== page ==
A comparison of headway and time to collision as safety indicators

Publisher's full text

The two safety indicators "headway" and "time to collision (TTC)" are discussed and compared with respect to their usefulness in determining the safety of different traffic situations, like different locations in a junction. Over a 6-day-period traffic flow measures were taken in a four-way junction with stop signs on the minor road. It was found that for vehicles in a car following situation headway and TTC are independent of each other. The percentage of small headways is relatively constant across different locations in the junction, while the percentage of small TTC values varies between different locations. It is recommended to use headway for enforcement purposes, because small headways generate potentially dangerous situations. TTC, on the other hand, should be used when a certain traffic environment is to be evaluated in terms of safety, because it indicates the actual occurrences of dangerous situations.

LATEST NEWS


2017-11-30

Millions for research into maritime transport and the environment

Maritime transport is a major source of emissions of harmful air pollutants and carbon dioxide. In a new project, a research team from the Swedish National Road and Transport Research Institute (VTI) and the University of Gothenburg has received SEK 6.4...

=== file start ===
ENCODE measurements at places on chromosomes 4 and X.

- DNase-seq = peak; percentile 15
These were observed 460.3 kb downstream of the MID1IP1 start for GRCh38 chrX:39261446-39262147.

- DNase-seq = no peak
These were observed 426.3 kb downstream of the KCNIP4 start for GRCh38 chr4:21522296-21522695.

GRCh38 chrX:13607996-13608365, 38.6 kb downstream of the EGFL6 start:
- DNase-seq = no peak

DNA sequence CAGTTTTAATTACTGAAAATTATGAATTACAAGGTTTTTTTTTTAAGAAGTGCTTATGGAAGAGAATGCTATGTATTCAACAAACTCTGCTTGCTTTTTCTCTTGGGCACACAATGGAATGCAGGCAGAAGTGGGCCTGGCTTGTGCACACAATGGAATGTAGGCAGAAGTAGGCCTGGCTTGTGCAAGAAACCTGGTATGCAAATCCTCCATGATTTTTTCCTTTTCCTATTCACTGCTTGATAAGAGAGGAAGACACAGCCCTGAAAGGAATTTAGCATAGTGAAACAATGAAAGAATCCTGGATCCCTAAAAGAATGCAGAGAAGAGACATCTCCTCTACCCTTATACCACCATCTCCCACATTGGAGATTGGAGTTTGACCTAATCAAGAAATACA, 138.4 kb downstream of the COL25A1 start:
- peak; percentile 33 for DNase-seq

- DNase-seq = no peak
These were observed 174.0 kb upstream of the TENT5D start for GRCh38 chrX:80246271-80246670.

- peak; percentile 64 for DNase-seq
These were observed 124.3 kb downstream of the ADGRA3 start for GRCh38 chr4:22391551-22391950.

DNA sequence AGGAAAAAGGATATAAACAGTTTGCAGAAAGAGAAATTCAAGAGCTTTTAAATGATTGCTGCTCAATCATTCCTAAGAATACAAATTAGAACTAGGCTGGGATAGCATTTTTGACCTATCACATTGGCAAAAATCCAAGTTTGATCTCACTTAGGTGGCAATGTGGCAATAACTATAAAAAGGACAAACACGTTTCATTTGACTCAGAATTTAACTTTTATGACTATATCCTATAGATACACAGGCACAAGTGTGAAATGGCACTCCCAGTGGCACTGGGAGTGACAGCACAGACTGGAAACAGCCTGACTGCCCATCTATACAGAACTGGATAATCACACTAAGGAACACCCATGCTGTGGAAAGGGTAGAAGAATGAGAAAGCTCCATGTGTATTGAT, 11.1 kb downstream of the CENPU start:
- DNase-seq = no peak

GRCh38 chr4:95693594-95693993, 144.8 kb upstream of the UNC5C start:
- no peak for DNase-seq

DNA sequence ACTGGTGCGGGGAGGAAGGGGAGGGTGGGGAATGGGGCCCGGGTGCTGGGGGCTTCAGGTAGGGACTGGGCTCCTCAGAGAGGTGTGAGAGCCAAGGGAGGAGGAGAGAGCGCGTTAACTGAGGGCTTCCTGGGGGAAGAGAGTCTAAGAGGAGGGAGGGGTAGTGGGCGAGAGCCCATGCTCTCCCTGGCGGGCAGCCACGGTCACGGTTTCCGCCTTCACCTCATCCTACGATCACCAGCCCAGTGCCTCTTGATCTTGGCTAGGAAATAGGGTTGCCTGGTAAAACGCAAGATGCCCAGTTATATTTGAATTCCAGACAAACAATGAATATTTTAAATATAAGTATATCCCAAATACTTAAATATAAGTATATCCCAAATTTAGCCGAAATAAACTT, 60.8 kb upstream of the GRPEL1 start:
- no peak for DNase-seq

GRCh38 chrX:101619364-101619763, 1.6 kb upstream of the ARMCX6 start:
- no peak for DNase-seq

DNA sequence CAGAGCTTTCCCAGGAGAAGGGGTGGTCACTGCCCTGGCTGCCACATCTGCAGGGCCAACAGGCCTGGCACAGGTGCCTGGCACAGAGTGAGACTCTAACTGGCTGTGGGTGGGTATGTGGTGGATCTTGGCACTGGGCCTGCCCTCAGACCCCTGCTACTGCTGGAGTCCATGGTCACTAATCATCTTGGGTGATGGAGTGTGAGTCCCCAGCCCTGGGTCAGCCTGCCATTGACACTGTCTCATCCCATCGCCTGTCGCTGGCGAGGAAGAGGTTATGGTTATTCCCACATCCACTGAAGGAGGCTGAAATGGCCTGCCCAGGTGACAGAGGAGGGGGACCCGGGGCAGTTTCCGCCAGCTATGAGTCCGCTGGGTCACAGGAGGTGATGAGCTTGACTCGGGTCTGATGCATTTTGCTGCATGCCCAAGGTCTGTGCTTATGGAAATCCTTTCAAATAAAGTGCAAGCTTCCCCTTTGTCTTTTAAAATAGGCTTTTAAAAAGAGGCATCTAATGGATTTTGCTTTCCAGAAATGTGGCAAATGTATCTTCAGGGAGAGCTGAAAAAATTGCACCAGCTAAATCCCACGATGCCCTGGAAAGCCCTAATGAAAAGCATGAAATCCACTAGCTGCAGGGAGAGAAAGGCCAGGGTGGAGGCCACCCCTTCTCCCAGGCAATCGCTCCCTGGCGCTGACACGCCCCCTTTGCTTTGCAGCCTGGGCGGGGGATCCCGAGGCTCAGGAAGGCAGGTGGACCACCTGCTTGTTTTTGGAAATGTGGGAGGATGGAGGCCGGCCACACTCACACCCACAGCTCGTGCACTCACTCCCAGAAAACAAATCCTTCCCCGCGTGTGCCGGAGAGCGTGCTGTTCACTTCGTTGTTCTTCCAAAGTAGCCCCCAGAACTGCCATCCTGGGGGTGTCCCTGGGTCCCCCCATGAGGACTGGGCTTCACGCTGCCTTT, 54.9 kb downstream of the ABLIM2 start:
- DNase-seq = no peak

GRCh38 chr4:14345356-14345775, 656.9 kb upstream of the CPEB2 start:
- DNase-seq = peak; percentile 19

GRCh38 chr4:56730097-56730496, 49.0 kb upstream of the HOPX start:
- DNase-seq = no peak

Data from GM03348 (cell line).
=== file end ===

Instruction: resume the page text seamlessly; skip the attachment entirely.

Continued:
2017-11-30

New research programme for more efficient travel

The Swedish National Road and Transport Research Institute (VTI) is playing an important role in a major new research programme to find radical solutions leading to fewer trips and more efficient travel, along with tools to enable better use of roads and...


2017-11-30

Simulator used to practice emergency responses safely

Emergency responses of the police, ambulance, and rescue services are associated with a high risk of accidents, but practicing them in real traffic is neither safe nor permissible. A simulator-based method developed by the Swedish National Road and Transport...


2017-10-26

Simulation of cut-in by manually driven vehicles in platooning scenarios

A study in a VTI-driving simulator has showed that a platoon will be able to handle a cut in from a manually driven car. The results of this study have recently been presented at two conferences in Japan.


2017-10-16

ERPUG Forum

The five-year anniversary of European Road Profile Users' Group (ERPUG) Forum will take place at Ramboll head quarter, Copenhagen, Denmark October 19-20, 2017.


2017-09-29

Self-driving buses in Sweden next year?

A self-driving, fossil-free bus. This idea might become reality through a forthcoming collaborative project involving the Swedish National Road and Transport Research Institute (VTI), Linköping University and several other participants. The project group aim...